It is very possible for some to locate and describe people and groups that are (indeed) ‘enemies of the people’. It is done all the time. For example, some might see a given corporation that has violated its charter and polluted, causing disease and such, but using lawyers to protect itself and avoid taking responsibility, as an act inimical to the public good and thus corresponding to ‘being an enemy of the people’.

                    It is entirely conceivable that a news corporation, as a corporation, might use the news channel it controls in order to further its own goals or corporate agenda. And this is activity ‘inimical to the public good’ and again it could be seen as being an enemy of the people.

                    There is an interesting book called ‘The Marketing of Evil’ which critizes a whole range of such activities by corporate entities that, according to Christian values, is ‘marketing of evil’. It becomes difficult to assess such things though because ‘evilness’ is a value-judgment and the law does not recognize ‘evil’ as far as I am aware.

                    The idea though of what is treason-like (as distinct from actual treasonous activity, which is defined tightly) is also something that has to be considered.

                    To designate a media outfit and specific journalists as ‘enemies of the people’ is problematic because it requires a specific definition of evil that is agreed on. But what is an “evil” for one is a “good’ for another, and this is more than obvious in our conflicted present!

                    The ‘rhetoric’ that you think is proper to Brietbart is simply common today and it is everywhere. These are the terms in which people are thinking. For example Hillary Clinton when she ‘exposed’ the Alt-Right and the ‘deplorables’. You cannot get much closer to defining evil than to label someone ‘deplorable’. And it is simply a fact that you, Chris, have given evidence time and again of seeing things in such terms. That is, reduced to your chosen definitions of what is ‘evil’ and distinct from ‘good.

                    It is really a curious problem and one that has to do with value-systems, spiritual and religious orientation (metaphysics obviously) and at the level where the ‘rubber meets the road’, in politics.

                  • Michael West: ”No, it means, in this case, people who are actively using their power to monopolize information flow with the intent to deceive the body politic in order to change the political outcome of the nation.”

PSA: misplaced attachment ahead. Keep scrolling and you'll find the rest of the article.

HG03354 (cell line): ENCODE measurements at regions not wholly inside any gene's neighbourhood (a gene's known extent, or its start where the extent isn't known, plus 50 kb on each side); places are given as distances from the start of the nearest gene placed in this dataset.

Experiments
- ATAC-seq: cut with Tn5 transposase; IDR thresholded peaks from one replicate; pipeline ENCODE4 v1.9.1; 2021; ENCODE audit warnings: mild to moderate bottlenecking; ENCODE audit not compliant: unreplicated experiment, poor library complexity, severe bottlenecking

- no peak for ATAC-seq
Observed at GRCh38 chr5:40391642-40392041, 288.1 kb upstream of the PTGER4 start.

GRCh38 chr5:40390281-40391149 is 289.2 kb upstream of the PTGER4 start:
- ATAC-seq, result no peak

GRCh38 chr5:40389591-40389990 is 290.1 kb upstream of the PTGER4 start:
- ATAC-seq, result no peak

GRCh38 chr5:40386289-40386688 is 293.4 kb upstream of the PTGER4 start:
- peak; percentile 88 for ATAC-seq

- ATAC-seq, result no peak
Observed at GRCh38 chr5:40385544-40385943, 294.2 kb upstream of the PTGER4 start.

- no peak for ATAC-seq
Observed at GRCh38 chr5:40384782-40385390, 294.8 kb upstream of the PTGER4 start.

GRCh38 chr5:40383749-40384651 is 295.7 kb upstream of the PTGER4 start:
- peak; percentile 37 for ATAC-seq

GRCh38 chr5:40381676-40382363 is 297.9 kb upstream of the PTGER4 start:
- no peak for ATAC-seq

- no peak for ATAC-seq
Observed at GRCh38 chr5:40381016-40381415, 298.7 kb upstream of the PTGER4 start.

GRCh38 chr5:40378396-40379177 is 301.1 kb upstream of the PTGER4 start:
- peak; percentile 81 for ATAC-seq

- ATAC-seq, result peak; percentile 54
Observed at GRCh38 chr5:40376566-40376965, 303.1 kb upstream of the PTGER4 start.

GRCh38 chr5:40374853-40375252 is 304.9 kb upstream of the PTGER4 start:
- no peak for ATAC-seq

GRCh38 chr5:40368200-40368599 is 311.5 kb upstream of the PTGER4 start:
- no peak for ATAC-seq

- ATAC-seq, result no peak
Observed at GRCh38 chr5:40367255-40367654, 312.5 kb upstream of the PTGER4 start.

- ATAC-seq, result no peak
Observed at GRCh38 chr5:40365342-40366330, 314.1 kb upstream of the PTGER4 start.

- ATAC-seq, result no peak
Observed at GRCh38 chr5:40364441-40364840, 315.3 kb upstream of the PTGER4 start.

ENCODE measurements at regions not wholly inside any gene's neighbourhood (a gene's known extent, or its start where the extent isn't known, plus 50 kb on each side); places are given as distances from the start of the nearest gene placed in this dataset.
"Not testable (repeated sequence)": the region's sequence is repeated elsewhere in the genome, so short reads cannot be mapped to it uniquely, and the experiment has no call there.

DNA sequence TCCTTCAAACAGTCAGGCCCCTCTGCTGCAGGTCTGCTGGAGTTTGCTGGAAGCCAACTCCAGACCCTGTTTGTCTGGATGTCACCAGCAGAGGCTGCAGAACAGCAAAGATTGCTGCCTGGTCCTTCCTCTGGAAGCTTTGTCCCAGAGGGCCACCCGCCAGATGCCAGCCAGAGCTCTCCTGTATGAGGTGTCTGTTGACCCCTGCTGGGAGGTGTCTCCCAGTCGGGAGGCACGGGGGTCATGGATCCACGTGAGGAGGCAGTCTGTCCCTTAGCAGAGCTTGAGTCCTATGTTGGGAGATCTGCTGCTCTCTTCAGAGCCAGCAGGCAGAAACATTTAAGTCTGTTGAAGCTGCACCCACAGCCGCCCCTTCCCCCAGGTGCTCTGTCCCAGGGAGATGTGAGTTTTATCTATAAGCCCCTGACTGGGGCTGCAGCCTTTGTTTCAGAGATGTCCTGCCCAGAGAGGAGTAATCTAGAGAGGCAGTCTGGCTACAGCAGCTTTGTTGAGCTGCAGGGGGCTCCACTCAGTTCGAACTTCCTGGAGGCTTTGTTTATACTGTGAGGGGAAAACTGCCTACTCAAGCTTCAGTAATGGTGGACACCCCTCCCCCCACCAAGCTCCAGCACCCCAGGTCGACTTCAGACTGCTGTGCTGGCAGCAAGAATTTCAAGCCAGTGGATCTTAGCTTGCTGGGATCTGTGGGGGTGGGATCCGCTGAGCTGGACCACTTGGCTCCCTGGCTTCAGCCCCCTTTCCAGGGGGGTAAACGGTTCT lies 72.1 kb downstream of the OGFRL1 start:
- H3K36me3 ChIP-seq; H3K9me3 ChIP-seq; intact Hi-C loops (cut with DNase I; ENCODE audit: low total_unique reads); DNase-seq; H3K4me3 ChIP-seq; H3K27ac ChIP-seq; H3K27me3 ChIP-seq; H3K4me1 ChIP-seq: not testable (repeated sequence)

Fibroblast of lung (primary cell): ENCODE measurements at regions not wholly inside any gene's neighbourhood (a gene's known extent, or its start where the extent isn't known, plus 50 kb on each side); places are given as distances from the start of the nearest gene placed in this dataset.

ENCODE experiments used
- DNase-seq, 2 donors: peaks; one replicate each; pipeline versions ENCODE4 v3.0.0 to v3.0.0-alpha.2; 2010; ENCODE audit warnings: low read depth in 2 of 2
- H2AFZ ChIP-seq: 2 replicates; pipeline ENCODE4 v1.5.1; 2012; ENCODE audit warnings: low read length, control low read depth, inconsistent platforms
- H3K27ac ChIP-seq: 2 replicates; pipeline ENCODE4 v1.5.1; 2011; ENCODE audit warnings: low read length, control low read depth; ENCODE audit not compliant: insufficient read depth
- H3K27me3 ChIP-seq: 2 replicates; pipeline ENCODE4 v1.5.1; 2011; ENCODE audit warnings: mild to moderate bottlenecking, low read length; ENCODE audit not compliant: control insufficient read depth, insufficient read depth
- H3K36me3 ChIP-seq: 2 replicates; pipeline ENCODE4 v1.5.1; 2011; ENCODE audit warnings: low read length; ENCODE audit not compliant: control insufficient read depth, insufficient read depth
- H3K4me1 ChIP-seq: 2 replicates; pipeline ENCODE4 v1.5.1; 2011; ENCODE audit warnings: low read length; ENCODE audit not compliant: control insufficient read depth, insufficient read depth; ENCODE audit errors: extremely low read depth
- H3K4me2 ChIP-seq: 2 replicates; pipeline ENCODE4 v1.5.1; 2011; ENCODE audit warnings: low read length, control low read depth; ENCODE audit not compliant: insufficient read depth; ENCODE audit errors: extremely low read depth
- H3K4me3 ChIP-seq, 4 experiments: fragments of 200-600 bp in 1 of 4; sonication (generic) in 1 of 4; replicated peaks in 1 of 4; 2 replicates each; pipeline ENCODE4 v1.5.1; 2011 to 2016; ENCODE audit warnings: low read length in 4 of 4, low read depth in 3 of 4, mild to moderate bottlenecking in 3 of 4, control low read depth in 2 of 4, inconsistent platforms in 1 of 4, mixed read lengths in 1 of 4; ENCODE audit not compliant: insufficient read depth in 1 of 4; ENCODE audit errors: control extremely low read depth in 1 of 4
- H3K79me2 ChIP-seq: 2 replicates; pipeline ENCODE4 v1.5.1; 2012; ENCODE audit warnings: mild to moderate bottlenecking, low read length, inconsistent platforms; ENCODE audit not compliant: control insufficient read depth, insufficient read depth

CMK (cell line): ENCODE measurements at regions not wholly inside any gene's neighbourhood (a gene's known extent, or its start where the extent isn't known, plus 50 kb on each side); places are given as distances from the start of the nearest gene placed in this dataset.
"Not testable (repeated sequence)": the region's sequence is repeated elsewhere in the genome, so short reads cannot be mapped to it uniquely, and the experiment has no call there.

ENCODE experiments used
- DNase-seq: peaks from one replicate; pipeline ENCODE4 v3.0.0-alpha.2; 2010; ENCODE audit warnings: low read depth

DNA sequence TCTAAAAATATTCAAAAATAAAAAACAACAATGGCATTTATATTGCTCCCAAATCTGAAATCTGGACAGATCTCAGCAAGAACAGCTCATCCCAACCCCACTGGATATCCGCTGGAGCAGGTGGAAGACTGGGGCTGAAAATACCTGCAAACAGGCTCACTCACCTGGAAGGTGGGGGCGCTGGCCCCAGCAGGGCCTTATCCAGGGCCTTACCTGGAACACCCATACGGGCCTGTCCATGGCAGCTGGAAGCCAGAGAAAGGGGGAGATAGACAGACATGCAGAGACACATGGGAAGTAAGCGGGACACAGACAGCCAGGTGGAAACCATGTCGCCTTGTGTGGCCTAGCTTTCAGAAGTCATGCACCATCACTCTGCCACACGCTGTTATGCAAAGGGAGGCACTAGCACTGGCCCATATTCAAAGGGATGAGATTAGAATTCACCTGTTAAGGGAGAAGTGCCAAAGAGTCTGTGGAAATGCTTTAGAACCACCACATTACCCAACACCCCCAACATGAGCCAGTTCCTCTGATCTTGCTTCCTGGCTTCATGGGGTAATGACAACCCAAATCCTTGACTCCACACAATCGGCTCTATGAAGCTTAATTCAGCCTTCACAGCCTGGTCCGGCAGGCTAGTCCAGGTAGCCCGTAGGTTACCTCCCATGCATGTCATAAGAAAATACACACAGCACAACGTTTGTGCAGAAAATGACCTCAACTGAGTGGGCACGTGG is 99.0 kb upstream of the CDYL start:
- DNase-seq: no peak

That activity, according to some, defines journalism in the United States from the early days of journalism!

                    There is simply no point or period then where journalism has not been a tool of power, not in the US at any case (and not likely anywhere).

                    It is now, I gather, when certain of you are noticing it!

                    I read what you have written and is seems that I am observing a person with very little understanding of politics in general, of ‘power-systems’, and no grasp of what has happened to and in this Republic as it has been subverted by precisely the ‘evils’ that you name.

                    Don’t you read the newspapers?!? 😉

                  • Chris

                    No, it means, in this case, people who are actively using their power to monopolize information flow with the intent to deceive the body politic in order to change the political outcome of the nation.

                    Welp, that rules out Matt Pearce, at least on the basis of the quote highlighted by Jack which made him label Pearce an enemy of the people; Pearce explicitly said in that quote that he believes journalism is activism because“ The entire basis for its ethical practice is the idea that a democracy requires an informed citizenry in order to function.” Pearce can’t simultaneously have “the intent to deceive the body politic” and believe that we need an informed citizenry; the two are mutually exclusive.

                    Of course, Pearce could be lying in his quote, but then if that’s the case we can’t use his quote as proof that journalists are intentionally lying to us.

                    “Choosing what you want people to know” isn’t necessarily deception, either.

                    My (very reasonable) guess is that neither Pearce nor the vast majority of mainstream journalists in this country have the “intent to deceive” anyone, even when what they write has the effect of deceiving the public (which isn’t even necessary to Jack’s definition of the term; he applied it to journalists the other day for running a true story that he believed shouldn’t be run because it was crewd and embarrassing to the president). Most want to reveal the truth. To the extent that the media is deceptive, it’s largely a result of confirmation bias on the part of journalists. This is why I disagree with Pearce’s quotes; activists thrive on confirmation bias, and to some extent, their job is to see things through a narrow philosophical lense. I think journalism thrives more when journalists make an effort to fight their confirmation biases and look at stories from angles they may not personally find conform to their preexisting beliefs. But people who do that aren’t my enemy.